The taxable minimum at present is, as you very well know, Rs. 500 (34 Pounds), i.e., less than one-fourth of what it is in England (150 Pounds). But, as if this were not a sufficient ground for compliant, in actual practice, people whose incomes do not go beyond Rs.15 a month, or say Rs. 180 (12 Pounds) per annum, are often enough taxed as though their income reached the legal minimum of Rs. 500. Official apologists may deny that this is a true representation of facts. But I am confident, gentlemen, that if an honest, independent enquiry were instituted, and the evidence of non-official gentlemen obtained, my assertions would be amply bear out by their testimony. We do not for a moment insinuate that it is the desire of Government that the poor should be thus oppressed, or that the taxable minimum should in practice be reduced so much below the amount fixed by law. The fault apparently rests on the shoulders of those officers who are entrusted with the duty of assessing and collecting the tax. But, gentlemen, very perfunctory manner in which revising officers hear and dismiss appeals lends colour to the popular belief that the burdensome oppression and injustice that they groan under is practiced with the tacit approval of Government. I shall only quote here one instance to show how unbecomingly the tax is administered, and how some Government officials help, by their thoughtless conduct, to bring our Government into disrepute. Everyone knows how poor a man a grain-parcher is. He earns his daily bread by exposing himself to a blazing fire even throughout the hottest months of summer. One would imagine that the tax-collector would pass by such uninviting victims. But that unhappily is not the case. I am sorry to say, and I have it on the best authority, that in some cases the tax has been imposed on even such miserable men as grain-parchers; and what is more painful to have to record is, that the revising officers, instead of exempting such men from payment, have on appeal confirmed the assessment made by their subordinates, In the particular instance that I have just now in my mind, the revising officer ordered the grain-parcher to produce his books, and so prove that his income was not what the assessing officer had imagined it to be. Fancy a grain parcher keeping books: You might as well expect a beggar selling lucifers in the streets of London to keep books (loud cheers). But this official would insist upon the books being produced, and that being impossible, as the books had naturally no existence, he compelled the poor man to pay the amount assessed Tell me, gentlemen, what can bring Government into greater disrepute than such incidents? And bat we, therefore, pray to Government, is, that it may raise the taxable minimum to Rs. 1,000, so that at least persons whose incomes fall below Rs. 500 may be removed sufficiently far from the pale of the tax-collector’s harassment. This we urge, gentle men, primarily out of regard for the sufferings of the poor, but also in vindication of the good name of Government (Cheers). It is needless for me to dilate further on this resolution. I have no doubt that it will meet with your ready approval and, I venture to hope, with the favourable consideration of Government. (Cheers)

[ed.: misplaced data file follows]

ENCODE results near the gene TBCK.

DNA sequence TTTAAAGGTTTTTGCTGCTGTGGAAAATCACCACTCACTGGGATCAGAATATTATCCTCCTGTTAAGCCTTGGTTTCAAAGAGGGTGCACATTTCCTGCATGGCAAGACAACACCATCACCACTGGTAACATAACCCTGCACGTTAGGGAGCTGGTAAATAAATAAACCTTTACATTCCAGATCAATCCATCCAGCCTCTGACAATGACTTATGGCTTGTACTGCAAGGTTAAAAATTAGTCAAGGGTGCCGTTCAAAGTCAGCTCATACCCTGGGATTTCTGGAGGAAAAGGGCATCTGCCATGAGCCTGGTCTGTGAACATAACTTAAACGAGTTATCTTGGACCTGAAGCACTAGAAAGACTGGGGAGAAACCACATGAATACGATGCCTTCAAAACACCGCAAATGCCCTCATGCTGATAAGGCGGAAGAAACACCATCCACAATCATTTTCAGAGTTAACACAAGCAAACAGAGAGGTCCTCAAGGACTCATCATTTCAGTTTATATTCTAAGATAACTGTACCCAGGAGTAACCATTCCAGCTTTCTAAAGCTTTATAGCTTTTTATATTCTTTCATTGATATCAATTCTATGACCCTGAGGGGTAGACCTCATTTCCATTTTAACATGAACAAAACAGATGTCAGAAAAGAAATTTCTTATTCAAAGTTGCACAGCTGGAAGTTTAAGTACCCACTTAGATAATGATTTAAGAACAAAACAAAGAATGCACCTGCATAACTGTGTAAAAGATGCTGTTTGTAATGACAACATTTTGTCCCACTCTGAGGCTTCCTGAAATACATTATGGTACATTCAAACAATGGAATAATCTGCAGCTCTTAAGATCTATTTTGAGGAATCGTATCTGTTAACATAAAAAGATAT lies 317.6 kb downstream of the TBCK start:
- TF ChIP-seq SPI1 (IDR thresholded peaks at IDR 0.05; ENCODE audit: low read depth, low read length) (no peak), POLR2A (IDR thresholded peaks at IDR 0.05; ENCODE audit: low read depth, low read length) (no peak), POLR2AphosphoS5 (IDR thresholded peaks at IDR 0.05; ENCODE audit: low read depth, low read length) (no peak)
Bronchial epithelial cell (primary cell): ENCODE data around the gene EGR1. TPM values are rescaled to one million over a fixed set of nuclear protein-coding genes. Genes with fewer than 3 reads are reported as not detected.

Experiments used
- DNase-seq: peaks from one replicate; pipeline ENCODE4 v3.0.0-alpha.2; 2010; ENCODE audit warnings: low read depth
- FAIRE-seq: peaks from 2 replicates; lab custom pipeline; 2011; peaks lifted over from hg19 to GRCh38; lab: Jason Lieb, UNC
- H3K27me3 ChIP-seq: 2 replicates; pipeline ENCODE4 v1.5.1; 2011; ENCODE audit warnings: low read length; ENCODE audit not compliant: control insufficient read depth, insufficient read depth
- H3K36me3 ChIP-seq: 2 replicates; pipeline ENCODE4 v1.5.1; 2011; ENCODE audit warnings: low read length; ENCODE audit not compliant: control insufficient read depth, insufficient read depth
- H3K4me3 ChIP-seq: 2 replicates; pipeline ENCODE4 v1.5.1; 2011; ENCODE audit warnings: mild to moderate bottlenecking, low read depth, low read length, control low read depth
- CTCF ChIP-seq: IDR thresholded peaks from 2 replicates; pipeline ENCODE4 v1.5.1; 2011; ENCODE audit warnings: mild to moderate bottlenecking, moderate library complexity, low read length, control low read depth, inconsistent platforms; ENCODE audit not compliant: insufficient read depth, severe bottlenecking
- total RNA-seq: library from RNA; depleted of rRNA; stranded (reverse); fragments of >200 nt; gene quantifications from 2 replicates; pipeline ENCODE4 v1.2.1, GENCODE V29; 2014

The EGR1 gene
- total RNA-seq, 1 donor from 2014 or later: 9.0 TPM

And now, gentlemen, before I resume my seat permit me to refer for a moment to a subject which though not connected with the one entrusted to my humble advocacy, is yet of such vital importance as to justify a momentary digression—I mean the Proclamation of 1858. It is not at all surprising to find speaker, after speaker, from our worthy President downwards, referring to that great charter of our rights and privileges. This is the keystone of the arch which supports all our demands. Therein our gracious Sovereign, under whose benign government we assemble year after year to deliberate upon our common wants and to formulate our common grievances, our gracious Sovereign whose pictures now hang, round in, shedding, as it were, some faint reflection of her kindly and motherly influence on our deliberations (Loud cheers) :—therein, gentlemen, our most noble Queen of England and Empress of India solemnly extended to us pledges the fulfillment of which we now pray for. I refer to it here simply to denounce with all the strength I can, command the false and foolish utterance of a high official that the promises therein made were made more as a matter of policy than in honest good faith. I hold, in my hand an extract from Her Majesty’s private letter, dated Babelsburg, August 15, 1858, in which Her Majesty gave instructions to Lord Derby to draft that Proclamation, and I will, with your permission read it to you. (Loud cheers.) It runs thus:-